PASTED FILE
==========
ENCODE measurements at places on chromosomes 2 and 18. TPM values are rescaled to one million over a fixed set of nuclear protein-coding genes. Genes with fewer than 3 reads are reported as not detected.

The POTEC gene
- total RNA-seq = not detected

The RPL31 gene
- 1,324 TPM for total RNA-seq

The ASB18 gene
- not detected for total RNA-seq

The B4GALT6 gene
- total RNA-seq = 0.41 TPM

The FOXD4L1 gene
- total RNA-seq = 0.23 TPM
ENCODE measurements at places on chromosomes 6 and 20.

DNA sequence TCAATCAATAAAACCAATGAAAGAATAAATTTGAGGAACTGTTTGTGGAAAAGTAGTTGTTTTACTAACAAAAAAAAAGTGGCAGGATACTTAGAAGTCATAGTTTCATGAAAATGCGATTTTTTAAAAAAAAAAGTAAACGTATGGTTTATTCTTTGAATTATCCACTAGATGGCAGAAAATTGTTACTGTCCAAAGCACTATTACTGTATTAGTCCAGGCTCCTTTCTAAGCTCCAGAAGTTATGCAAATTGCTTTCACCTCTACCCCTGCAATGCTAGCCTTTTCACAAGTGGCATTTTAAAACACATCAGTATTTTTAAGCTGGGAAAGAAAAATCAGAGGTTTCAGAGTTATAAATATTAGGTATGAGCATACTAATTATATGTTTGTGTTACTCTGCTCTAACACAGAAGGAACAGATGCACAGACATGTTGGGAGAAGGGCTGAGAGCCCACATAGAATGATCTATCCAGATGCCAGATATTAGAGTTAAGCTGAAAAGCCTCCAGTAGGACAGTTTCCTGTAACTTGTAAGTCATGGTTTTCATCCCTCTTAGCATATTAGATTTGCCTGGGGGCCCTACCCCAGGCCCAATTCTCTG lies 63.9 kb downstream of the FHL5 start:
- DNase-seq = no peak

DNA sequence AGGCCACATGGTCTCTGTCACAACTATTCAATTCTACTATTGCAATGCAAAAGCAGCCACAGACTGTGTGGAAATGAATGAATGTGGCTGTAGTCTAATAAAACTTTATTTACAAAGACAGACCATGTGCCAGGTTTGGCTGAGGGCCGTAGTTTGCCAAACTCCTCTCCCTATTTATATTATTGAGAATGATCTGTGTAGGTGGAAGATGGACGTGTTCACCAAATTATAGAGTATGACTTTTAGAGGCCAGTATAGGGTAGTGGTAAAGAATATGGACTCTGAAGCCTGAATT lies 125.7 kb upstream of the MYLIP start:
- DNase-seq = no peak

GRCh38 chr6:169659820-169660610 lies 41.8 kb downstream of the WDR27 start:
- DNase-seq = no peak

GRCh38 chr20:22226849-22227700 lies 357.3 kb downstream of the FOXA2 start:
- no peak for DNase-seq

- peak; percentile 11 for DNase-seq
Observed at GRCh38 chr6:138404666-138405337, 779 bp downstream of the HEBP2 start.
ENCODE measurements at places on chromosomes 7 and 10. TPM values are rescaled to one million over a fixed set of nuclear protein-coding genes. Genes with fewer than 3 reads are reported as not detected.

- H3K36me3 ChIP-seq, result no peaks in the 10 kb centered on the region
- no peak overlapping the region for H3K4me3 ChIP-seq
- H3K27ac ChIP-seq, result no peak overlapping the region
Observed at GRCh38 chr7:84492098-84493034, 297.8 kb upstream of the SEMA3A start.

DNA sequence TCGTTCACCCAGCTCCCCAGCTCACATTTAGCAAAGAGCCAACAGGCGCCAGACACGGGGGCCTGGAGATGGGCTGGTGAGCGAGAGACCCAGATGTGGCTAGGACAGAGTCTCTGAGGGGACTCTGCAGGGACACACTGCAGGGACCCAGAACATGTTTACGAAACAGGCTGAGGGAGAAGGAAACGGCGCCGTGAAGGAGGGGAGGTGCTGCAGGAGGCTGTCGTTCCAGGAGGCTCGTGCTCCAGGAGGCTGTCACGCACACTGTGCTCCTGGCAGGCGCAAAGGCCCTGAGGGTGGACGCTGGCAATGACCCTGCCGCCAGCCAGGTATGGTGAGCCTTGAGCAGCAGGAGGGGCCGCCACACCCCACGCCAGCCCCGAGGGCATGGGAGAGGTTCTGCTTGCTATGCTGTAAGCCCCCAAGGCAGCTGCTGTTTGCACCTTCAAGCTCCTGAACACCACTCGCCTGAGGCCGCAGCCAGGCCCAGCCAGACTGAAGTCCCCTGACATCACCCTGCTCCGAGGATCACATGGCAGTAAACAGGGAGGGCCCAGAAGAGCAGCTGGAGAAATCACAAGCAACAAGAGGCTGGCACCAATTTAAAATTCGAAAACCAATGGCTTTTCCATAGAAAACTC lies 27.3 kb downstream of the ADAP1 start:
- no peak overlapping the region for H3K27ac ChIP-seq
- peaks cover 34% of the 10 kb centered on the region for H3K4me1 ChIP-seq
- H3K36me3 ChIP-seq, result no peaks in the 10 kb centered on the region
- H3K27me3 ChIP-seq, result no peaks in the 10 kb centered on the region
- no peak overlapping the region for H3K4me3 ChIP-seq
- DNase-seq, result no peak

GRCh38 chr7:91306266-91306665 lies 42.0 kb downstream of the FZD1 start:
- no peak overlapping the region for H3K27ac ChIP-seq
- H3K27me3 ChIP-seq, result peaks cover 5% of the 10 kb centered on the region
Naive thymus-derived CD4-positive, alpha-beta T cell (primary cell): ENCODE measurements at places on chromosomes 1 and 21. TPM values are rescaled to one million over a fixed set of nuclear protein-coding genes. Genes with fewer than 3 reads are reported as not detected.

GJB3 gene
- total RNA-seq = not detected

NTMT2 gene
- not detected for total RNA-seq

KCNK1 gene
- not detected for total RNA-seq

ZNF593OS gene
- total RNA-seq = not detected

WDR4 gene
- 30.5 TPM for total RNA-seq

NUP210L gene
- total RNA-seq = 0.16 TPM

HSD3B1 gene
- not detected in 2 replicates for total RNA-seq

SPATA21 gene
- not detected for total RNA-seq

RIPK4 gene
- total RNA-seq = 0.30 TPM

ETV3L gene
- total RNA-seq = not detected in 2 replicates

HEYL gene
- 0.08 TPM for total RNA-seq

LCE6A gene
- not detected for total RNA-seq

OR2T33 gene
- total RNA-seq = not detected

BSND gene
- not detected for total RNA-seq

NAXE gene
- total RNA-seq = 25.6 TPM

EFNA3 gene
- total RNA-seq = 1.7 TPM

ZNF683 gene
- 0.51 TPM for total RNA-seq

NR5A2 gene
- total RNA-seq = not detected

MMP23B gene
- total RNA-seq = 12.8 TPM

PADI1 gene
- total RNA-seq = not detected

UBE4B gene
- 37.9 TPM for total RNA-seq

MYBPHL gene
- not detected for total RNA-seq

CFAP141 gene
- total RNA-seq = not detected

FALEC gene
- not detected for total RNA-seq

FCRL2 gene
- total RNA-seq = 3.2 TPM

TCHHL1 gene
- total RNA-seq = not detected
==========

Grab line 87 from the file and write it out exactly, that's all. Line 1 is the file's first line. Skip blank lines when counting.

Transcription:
FCRL2 gene